NYCPHP Meetup

[nycphp-talk] Dynamically Add Links to Text

tedd tedd at sperling.com
Fri Aug 28 10:51:36 EDT 2009


At 1:00 PM +0300 8/28/09, Petros Ziogas wrote:
>I would just like to mention a point of failure in that automated 
>proccess. I had to deal with this in a previous project so it's 
>quite fresh.
>
>What will happen if:

Problem 1

>There are 3 articles. Article A is titled "History of America". 
>Article B is titled "Glorious History of America". In article C 
>there is this text "The book is talking about the glorious history 
>of America". If you run an automated proccess and the test for 
>article A comes first then the text will be  "The book is talking 
>about the glorious <a href="/id1111/">history of America</a>" and 
>the next test will fail.
>
>If you run a test for article B first the text will become "The book 
>is talking about the <a href="/id2222/">glorious history of 
>America</a>". Then if you test for article A it might end up 
>being "The book is talking about the <a href="/id2222/">glorious <a 
>href="/id1111/">history of America</a></a>"
>
>The possibilities of such procedured practically ruining your 
>content are endless. If you want to dive into tag nesting and html 
>validation you will be opening another whole.

Problem 2

>Also what will happen if an editor want to insert this "I loved the 
>book <a href="LINKTOAMAZON">George Washington and the 
>Glorious history of America</a>." and there are articles with titles 
>using "George Washington", "Glorious history", "History of America", 
>"America"?
>
>I think you get my point...

Petros:

Yes,  I see your point and the two problems you raise (good concerns).

Problem 1

My initial solution would solve the first problem *provided* that the 
titles were unique and not contained within another title, right? So 
why not start with the longest title and search/replace downwards?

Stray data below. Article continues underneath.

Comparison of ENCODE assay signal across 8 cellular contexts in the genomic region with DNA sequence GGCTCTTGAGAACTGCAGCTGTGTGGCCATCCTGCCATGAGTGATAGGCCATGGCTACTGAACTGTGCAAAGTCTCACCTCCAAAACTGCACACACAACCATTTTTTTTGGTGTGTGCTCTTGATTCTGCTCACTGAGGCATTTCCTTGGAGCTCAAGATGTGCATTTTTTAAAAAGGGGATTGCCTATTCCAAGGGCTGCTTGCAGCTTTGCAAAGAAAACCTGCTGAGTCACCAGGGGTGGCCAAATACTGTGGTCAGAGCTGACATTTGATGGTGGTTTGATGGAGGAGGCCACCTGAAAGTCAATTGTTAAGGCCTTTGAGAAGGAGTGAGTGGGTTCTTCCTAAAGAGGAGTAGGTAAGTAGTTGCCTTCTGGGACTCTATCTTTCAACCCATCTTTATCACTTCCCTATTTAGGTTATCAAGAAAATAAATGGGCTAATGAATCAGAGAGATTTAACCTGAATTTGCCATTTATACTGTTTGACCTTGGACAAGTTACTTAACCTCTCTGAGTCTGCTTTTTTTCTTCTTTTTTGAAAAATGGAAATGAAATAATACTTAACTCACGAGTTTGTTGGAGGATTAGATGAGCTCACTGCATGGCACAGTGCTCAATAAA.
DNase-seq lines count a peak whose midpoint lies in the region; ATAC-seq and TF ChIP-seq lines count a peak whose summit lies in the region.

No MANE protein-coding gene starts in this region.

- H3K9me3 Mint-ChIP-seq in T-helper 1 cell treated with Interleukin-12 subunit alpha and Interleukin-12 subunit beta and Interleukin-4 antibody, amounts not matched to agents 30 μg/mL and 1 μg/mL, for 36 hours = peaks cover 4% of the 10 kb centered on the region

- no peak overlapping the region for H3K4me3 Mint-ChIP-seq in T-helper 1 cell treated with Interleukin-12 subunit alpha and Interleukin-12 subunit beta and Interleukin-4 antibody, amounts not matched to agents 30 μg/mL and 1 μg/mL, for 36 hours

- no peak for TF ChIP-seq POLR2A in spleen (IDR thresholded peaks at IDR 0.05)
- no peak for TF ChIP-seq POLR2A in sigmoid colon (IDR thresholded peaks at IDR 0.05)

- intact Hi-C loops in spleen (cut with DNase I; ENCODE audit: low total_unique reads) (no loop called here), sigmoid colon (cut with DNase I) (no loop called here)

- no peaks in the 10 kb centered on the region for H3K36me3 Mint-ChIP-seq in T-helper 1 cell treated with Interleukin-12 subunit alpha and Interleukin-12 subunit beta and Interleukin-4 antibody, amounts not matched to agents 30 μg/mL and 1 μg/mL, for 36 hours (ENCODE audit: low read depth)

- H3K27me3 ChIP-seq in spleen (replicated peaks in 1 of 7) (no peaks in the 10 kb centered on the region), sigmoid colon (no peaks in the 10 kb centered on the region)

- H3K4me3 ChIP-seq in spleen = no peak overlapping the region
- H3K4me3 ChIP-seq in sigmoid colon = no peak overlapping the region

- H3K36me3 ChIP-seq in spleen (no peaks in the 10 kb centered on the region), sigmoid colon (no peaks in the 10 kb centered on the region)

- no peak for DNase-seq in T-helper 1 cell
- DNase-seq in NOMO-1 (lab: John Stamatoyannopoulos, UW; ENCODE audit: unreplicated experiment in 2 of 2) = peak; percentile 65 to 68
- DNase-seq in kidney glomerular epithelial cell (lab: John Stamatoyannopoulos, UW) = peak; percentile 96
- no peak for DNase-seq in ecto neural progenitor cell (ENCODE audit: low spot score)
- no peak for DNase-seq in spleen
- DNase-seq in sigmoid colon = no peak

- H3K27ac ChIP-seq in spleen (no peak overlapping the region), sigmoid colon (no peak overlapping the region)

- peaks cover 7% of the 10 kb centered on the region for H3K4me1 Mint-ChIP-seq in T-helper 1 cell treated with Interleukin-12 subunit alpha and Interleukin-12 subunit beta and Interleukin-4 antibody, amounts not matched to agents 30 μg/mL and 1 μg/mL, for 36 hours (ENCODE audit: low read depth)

For example, "Glorious History of America" is searched, found, and 
made a link. Then "History of America" is searched -- however -- the 
search excludes links! The phrase "History of America" in "Glorious 
History of America" would never be considered because it's within a 
link.

The process would continue until you run out of titles -- simple, right?

Problem 2

The second problem can be solved two ways:

Way one -- by removing all organic links from the initial search. In 
other words, when the FULL TEXT search is started the search is done 
on articles absent of all organic links. You can easily add the 
organic links back-in after the search/replace is finished.

Please note when the automated links are added, they also have an 
unique class attribute, such as class="autotag", which will allow 
them to be easily identified and removed for a rebuild.

Way two -- you could solve the problem by excluding organic links 
from the search because they DO NOT have the unique class attribute 
identifier -- thus no real reason to remove them at all for the 
search/replace routine (i.e., Way 1). I only presented "Way 1" to get 
you to think in terms of removing the organic links from the problem.

Possible problem

The only fly in the ointment here would be if an editor wants to 
manually link an article by trying to mimic the automated process. 
For example, he/she inserts a "<a href="/id1111/">History of 
America</a>" using the *index* of the article. Everything would still 
work unless that article is deleted. In such case the link would 
become dead.

However, if the editor simply added the class identifier tag (i.e., 
class="autotag") to the link, then the automated process would treat 
his entry like it's own and adjust accordingly.

If the editors simply followed the rules, which aren't complicated, 
then editors could participate as they want in the process.

The solution presented here doesn't require tag nesting or html 
validation. As such, I don't see any additional problems -- do you?

Cheers,

tedd

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